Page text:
Devon and I stared at Rachel, dumbfounded.  We often did not give her enough credit for being as smart as she was.  At our muted silence, she continued.

            “Both Jerod and Rick have the same color of hair as the fur.  So I’ve got this all figured out.  Trina and I can double date with them to the spring dance to spend more time with them.  If this shape shifter is one of them and he can’t control when he shifts, we might just get lucky enough for it to happen on our date!”

            I could plainly tell that Rachel was proud of her plan.  And while I’ll admit it was a credible plan, how could I betray my devotion to Jake and agree to go to the dance with someone else.  Devon must have heard the wheels in my head turning. 

            She leaned towards me and quietly muttered, “Jake hardly knows you exist.  Give it up, Trina.”  Then she nodded in Rachel’s direction and added, “Great plan, Rach.  I’m in.”

            “Of course you’re in,” I scowled at Devon.  “You’re not being paired up with a potential furry freak!” 

            “So you’ll go on one date with a hot football player that really seems to be crushing on you,” said Rachel.  “He must have asked me twenty questions about you at least.  Besides, he’s kind of cute.”

            “So I’m just supposed to overlook the fact that at any point in the evening, he could potentially shift into another being because he’s cute?”

            “Look,” said Rachel, “I’m making the sacrifice as well.”  She sighed dramatically.

            It was hard not to giggle.  “Fine,” I said.  “But until we know more, neither one of us should be alone with either one of them. Agreed?”  Rachel nodded.  “It may be a good plan, Rachel, but how exactly are we going to get them to invite us to the dance?”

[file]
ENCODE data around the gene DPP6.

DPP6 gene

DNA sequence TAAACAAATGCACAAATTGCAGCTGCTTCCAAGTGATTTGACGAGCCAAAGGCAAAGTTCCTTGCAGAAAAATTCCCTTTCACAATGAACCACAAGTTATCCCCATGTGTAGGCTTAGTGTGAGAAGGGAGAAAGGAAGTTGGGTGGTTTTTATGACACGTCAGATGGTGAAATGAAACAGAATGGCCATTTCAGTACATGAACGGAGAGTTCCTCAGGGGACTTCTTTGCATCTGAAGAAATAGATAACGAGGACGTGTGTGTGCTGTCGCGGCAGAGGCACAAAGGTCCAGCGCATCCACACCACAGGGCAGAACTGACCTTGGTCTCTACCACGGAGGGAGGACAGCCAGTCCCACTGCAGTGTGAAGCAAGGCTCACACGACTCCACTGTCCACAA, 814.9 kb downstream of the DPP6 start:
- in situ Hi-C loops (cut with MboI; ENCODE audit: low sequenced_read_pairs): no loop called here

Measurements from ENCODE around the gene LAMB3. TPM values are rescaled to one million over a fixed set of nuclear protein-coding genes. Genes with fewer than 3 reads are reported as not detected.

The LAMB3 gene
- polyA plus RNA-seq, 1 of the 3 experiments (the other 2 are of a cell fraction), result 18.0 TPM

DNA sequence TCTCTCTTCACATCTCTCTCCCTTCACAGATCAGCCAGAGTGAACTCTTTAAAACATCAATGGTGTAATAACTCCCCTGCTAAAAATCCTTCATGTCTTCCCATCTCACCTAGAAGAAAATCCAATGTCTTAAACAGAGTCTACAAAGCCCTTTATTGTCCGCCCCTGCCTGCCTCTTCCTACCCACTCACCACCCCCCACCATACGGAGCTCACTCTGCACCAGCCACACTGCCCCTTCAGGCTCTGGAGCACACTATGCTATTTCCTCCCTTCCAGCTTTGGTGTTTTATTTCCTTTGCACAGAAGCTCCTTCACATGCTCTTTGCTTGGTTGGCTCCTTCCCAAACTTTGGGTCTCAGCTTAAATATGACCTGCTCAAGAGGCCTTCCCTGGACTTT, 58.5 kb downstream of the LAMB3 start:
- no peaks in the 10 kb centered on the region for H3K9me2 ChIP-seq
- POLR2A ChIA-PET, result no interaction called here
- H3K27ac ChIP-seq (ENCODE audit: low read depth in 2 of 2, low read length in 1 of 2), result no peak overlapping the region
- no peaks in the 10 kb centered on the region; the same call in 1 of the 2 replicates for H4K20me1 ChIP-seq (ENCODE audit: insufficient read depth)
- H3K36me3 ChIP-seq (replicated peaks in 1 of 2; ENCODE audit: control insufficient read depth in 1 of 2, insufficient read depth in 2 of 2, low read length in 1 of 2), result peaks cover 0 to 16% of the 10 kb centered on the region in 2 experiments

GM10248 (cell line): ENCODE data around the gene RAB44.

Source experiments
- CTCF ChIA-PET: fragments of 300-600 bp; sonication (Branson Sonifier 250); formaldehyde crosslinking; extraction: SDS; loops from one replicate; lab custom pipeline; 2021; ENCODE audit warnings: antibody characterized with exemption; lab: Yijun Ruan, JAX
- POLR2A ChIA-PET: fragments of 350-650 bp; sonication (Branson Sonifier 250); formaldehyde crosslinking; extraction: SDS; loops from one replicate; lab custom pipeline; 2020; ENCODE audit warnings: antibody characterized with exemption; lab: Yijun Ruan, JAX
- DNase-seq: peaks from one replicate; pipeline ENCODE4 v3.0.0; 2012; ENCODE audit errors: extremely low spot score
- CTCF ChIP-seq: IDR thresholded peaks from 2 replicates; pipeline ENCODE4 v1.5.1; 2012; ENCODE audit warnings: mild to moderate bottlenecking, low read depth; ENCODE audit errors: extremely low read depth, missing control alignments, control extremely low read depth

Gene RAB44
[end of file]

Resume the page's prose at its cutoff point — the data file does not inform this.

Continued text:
“Oh,” giggled Rachel who ducked away from me.  “They already did, and I already agreed for the both of us.”  Smart girl for ducking because she missed the playful punch I threw in her direction.  Oh, well, I guess I could make this sacrifice to find out what is going on in our school.  But I’d have to be careful what I said around my grandmother.  After her talk with Ben on the Council, it sounded like she might have concerns, too, about any of us being alone with a shape shifter. 

            “Shut it, Black,” I said to Devon.  She hadn’t said a word but I could feel her amused smirk about the whole situation.  I wondered to myself, what did one wear on a date out with a potential shape shifter?

Chapter Eight

            “Rachel, staring out that window for the tenth time is not going to make those boys get here any sooner!”  I yelled at Rachel as she dropped the blinds back in place.

            “I know that, Trina, but I’m nervous.  I can’t help it.”  She fidgeted with the pearl clips in her hair nervously.

            “If you knock those curls down again, Grams is not going to fix them.  It took her thirty minutes to get it just so the first two times you pulled them out,” I reminded her.

BOOK: Year of the Witch
5.88Mb size Format: txt, pdf, ePub